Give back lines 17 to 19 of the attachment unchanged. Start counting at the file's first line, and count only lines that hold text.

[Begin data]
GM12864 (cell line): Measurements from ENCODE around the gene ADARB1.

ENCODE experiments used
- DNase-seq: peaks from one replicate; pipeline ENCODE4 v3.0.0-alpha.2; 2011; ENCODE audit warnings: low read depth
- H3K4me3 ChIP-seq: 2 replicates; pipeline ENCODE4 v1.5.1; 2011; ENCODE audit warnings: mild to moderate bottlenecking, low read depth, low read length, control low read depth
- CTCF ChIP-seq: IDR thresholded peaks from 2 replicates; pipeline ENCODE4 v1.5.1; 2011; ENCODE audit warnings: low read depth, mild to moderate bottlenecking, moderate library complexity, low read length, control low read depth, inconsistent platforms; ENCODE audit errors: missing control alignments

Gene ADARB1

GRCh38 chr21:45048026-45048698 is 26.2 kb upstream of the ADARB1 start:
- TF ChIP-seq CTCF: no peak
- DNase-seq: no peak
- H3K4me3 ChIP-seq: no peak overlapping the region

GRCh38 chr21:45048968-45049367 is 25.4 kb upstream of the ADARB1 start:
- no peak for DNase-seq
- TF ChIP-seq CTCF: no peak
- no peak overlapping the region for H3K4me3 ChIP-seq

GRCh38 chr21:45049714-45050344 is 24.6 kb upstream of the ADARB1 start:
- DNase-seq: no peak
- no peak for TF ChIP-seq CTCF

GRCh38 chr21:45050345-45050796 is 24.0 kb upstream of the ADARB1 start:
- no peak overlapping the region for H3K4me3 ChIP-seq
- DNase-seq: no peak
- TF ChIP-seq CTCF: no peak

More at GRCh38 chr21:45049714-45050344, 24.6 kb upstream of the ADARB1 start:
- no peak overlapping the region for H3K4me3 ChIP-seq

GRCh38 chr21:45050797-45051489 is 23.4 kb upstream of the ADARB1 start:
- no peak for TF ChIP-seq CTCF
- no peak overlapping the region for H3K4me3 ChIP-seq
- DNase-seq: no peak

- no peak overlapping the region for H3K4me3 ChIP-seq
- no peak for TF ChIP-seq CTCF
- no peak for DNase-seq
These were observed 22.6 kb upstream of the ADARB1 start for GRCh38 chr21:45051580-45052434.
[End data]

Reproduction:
- no peak for TF ChIP-seq CTCF

GRCh38 chr21:45050345-45050796 is 24.0 kb upstream of the ADARB1 start:
- no peak overlapping the region for H3K4me3 ChIP-seq